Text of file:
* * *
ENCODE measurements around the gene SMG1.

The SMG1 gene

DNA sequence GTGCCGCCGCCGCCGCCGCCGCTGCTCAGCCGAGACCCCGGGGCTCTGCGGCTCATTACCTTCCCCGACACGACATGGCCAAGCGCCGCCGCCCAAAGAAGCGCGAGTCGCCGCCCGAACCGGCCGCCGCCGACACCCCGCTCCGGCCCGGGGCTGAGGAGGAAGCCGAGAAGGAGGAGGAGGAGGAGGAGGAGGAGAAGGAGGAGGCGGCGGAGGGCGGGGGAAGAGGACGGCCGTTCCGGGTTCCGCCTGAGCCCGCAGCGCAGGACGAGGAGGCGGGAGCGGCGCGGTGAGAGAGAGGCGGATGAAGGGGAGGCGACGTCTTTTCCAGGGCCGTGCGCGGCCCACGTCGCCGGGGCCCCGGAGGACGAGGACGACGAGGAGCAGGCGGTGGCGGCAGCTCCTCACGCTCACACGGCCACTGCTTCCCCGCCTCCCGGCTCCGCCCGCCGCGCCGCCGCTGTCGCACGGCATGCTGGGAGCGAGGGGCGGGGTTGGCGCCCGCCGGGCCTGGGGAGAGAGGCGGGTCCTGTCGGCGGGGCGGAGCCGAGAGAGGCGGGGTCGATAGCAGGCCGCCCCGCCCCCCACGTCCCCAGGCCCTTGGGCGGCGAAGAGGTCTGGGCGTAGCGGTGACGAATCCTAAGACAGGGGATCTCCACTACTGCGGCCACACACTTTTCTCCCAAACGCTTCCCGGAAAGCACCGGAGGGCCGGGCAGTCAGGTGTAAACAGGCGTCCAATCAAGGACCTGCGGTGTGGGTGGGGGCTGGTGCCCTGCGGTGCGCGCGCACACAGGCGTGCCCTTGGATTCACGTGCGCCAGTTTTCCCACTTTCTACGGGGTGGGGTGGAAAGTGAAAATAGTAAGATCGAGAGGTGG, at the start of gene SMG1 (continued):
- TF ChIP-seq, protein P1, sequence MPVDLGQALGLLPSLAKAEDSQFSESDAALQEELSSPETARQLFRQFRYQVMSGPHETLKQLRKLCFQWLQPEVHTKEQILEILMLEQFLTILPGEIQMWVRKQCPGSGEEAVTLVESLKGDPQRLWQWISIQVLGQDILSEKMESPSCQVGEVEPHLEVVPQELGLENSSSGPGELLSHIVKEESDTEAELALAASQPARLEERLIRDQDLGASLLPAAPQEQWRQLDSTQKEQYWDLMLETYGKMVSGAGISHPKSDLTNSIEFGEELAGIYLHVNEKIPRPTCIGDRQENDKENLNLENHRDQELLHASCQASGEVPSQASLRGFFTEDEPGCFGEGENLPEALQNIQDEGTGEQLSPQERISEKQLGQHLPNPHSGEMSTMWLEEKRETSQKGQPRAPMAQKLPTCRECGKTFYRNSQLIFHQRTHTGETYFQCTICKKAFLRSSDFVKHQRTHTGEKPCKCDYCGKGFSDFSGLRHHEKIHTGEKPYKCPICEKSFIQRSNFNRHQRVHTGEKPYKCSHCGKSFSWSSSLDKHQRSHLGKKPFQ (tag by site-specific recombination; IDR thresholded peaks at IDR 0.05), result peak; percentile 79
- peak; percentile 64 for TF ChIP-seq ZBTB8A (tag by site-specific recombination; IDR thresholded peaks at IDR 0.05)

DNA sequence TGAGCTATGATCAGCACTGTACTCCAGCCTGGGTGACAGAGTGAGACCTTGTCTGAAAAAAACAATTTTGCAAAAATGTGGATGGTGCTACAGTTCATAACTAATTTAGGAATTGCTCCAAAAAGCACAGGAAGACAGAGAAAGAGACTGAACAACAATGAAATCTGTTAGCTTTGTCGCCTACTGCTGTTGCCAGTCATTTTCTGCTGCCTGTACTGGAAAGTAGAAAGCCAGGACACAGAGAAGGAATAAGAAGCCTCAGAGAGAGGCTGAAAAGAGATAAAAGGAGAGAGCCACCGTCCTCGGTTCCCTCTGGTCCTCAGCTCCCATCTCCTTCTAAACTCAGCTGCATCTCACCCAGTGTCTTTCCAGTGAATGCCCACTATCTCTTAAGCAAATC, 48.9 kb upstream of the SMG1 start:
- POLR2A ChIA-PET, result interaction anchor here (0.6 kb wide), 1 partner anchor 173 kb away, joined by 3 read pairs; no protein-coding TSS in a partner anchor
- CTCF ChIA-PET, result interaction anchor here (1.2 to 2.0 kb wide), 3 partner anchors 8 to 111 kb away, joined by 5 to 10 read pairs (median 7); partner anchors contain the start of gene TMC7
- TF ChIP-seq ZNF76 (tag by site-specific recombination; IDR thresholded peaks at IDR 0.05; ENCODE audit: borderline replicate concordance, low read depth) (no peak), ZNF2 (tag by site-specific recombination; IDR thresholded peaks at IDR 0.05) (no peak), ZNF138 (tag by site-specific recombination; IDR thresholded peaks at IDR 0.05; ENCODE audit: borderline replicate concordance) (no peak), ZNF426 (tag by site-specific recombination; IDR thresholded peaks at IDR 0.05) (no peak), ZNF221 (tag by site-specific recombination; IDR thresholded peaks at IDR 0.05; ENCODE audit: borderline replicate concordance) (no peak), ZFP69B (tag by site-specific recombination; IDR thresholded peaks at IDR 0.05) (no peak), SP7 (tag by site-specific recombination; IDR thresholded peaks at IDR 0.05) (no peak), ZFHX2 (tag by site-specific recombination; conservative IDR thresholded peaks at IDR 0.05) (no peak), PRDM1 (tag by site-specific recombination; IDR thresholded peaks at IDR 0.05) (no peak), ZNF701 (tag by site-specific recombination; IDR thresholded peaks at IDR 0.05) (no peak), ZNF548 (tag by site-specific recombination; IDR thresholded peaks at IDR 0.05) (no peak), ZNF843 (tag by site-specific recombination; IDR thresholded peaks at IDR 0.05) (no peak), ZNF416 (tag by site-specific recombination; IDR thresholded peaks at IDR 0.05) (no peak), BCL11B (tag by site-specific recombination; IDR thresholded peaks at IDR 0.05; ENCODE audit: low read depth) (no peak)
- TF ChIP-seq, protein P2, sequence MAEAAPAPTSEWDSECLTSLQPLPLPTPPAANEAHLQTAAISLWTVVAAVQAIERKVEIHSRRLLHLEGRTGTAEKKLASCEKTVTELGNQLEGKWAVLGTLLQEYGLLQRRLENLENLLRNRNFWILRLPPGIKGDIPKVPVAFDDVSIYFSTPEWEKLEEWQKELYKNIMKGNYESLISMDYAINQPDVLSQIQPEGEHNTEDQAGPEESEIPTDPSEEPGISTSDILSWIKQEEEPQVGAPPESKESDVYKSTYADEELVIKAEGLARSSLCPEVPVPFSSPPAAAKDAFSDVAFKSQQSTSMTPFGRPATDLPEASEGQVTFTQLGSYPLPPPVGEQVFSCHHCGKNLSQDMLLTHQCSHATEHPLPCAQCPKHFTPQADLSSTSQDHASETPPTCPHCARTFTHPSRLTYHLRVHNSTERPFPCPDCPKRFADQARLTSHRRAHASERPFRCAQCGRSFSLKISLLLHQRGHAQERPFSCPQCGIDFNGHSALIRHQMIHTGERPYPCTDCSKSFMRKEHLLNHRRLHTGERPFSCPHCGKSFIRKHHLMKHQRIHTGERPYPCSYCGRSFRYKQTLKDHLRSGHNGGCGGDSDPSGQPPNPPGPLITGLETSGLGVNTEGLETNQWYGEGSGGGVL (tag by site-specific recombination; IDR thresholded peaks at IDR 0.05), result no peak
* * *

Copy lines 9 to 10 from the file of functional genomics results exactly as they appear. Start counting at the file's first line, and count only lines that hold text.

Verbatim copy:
- TF ChIP-seq ZNF76 (tag by site-specific recombination; IDR thresholded peaks at IDR 0.05; ENCODE audit: borderline replicate concordance, low read depth) (no peak), ZNF2 (tag by site-specific recombination; IDR thresholded peaks at IDR 0.05) (no peak), ZNF138 (tag by site-specific recombination; IDR thresholded peaks at IDR 0.05; ENCODE audit: borderline replicate concordance) (no peak), ZNF426 (tag by site-specific recombination; IDR thresholded peaks at IDR 0.05) (no peak), ZNF221 (tag by site-specific recombination; IDR thresholded peaks at IDR 0.05; ENCODE audit: borderline replicate concordance) (no peak), ZFP69B (tag by site-specific recombination; IDR thresholded peaks at IDR 0.05) (no peak), SP7 (tag by site-specific recombination; IDR thresholded peaks at IDR 0.05) (no peak), ZFHX2 (tag by site-specific recombination; conservative IDR thresholded peaks at IDR 0.05) (no peak), PRDM1 (tag by site-specific recombination; IDR thresholded peaks at IDR 0.05) (no peak), ZNF701 (tag by site-specific recombination; IDR thresholded peaks at IDR 0.05) (no peak), ZNF548 (tag by site-specific recombination; IDR thresholded peaks at IDR 0.05) (no peak), ZNF843 (tag by site-specific recombination; IDR thresholded peaks at IDR 0.05) (no peak), ZNF416 (tag by site-specific recombination; IDR thresholded peaks at IDR 0.05) (no peak), BCL11B (tag by site-specific recombination; IDR thresholded peaks at IDR 0.05; ENCODE audit: low read depth) (no peak)
- TF ChIP-seq, protein P2, sequence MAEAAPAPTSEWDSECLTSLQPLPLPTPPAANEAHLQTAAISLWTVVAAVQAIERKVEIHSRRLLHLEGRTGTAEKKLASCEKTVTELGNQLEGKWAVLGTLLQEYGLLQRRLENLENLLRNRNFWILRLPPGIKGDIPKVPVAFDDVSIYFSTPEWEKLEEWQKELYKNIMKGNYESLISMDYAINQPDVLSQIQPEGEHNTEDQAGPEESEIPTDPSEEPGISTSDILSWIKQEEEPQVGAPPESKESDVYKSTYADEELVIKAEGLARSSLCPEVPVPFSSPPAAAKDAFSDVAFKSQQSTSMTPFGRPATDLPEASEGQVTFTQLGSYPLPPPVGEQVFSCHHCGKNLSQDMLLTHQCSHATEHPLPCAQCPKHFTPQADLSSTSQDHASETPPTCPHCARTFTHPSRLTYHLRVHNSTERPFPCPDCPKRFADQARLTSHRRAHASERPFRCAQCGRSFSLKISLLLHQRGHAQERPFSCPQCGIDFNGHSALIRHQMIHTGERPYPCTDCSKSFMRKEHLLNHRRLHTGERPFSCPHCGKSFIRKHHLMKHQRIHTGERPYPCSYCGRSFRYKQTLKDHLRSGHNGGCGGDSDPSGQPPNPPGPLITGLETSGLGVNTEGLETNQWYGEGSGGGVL (tag by site-specific recombination; IDR thresholded peaks at IDR 0.05), result no peak